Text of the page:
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It was a Vest Version 2

I’ve written about this pattern before, but this time I’ve made a version a little closer to the original. This one works much better than the previous one, thanks in part to the softer fabric, which drapes much more nicely than the first version.

I love that it’s a fast, easy and rewarding one for beginning weavers. It’s also amusingly versatile to wear, since it makes up into a vest-like wrap, a shawl, and a sort-of-a-poncho.

The pattern is Schacht’s “It was a vest . . . “. It’s very straightforward, involving just two panels of fabric — and it can be woven on a 10 inch/25 cm loom (although I wove it on my wider Cricket). I complicated matters by using two different yarns, and adding panels to both sides,but that’s not needed at all. I was working from stashed yarns, and made virtue of necessity.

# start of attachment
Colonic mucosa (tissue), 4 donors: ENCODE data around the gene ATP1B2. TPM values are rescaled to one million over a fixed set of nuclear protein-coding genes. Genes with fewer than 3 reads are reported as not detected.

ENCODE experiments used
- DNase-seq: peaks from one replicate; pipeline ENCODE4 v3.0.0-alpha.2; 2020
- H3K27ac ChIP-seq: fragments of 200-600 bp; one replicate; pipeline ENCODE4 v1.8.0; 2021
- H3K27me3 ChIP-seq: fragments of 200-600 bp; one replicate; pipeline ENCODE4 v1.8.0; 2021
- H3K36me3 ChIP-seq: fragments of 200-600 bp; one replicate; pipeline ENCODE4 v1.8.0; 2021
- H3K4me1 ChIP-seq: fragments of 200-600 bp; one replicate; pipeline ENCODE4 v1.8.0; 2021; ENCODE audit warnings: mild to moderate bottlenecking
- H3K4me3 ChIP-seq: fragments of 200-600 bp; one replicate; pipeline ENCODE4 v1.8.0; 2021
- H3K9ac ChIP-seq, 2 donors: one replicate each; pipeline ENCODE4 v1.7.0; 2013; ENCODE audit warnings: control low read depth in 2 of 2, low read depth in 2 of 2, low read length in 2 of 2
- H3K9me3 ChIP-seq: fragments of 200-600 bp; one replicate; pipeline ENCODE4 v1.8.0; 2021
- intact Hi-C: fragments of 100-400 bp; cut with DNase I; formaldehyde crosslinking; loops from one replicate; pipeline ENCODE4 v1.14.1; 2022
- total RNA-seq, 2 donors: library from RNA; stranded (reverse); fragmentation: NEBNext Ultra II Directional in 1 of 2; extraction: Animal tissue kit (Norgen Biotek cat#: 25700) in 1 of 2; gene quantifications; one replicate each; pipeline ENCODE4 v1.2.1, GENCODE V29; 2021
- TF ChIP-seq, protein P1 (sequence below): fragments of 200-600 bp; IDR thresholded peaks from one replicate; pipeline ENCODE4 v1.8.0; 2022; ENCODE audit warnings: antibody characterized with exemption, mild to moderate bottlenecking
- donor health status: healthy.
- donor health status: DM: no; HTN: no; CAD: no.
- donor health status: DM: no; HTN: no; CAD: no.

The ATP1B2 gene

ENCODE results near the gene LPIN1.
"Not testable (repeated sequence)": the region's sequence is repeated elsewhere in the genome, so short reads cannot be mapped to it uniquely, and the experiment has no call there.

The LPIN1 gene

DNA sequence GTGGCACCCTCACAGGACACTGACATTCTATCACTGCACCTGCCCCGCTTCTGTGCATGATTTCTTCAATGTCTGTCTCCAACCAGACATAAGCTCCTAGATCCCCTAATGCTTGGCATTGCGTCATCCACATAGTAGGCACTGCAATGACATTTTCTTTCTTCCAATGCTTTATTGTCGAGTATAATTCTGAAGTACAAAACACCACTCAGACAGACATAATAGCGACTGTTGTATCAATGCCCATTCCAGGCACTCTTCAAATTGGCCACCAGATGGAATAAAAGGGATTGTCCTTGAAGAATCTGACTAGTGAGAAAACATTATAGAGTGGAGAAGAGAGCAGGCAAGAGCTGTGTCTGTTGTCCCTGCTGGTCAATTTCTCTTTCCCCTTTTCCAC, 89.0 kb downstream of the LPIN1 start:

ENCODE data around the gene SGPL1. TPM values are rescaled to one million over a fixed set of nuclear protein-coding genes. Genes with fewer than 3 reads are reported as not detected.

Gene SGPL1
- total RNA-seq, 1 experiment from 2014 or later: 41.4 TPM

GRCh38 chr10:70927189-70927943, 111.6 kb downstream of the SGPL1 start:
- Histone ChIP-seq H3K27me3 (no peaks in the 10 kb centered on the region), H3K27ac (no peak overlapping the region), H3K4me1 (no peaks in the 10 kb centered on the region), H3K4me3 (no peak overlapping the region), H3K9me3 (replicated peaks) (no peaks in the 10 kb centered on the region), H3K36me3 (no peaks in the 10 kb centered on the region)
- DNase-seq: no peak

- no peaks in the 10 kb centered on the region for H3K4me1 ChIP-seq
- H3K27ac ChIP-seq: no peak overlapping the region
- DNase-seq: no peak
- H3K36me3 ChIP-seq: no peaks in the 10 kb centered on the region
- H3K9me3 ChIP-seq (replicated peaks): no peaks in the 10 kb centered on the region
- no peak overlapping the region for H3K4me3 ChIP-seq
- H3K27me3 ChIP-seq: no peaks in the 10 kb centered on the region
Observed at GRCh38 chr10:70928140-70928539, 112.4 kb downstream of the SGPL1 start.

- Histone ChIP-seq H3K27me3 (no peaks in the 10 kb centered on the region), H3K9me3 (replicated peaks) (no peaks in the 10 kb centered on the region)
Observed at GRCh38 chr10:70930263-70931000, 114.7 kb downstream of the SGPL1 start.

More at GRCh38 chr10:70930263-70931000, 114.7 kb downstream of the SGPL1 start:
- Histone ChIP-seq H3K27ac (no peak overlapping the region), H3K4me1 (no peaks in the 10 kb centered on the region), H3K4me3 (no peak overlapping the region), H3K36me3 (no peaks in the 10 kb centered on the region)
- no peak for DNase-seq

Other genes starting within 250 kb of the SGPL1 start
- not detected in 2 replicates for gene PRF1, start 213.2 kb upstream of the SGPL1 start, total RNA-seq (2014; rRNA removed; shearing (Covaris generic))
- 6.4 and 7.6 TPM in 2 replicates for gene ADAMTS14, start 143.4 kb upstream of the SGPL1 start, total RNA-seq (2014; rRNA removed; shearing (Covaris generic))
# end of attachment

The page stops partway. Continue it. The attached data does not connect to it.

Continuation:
It’s quite short in the back, worn as a shawl,
but wears a bit better when actual arms
are involved!

The project requires two pieces, each of which I wove separately, and each of which came off the loom at 63 inches/160 cm by 8.75 inches/22 cm. (This suggests I missed a slot, but no matter.) My warp was a lot shorter than the Schacht pattern requires, again due to stash limitations.

This is the fabric before it was washed,
with a narrower accent on the left, and
the wider band on the right.

The photos in the original pattern suggest how much this project benefits from an interesting yarn or variegation. Since the yarn I had on hand was attractive but not overwhelmingly interesting, I used it as an accent so that my garment wasn’t just a block of nice, but meh, plain weave. The center warp is my favorite Harrisville Highland wool in Azure, the side panels and the weft are all variegated Universal Yarn Infusion Handpaints superwash 50% wool 50% acrylic in Blue Riot.

I accidentally sewed the narrower bands at the front; I think this would work a lot better (as planned!) with the wider bands at the front, instead of the sides. But I’m not about to take it apart and switch things around at this point!

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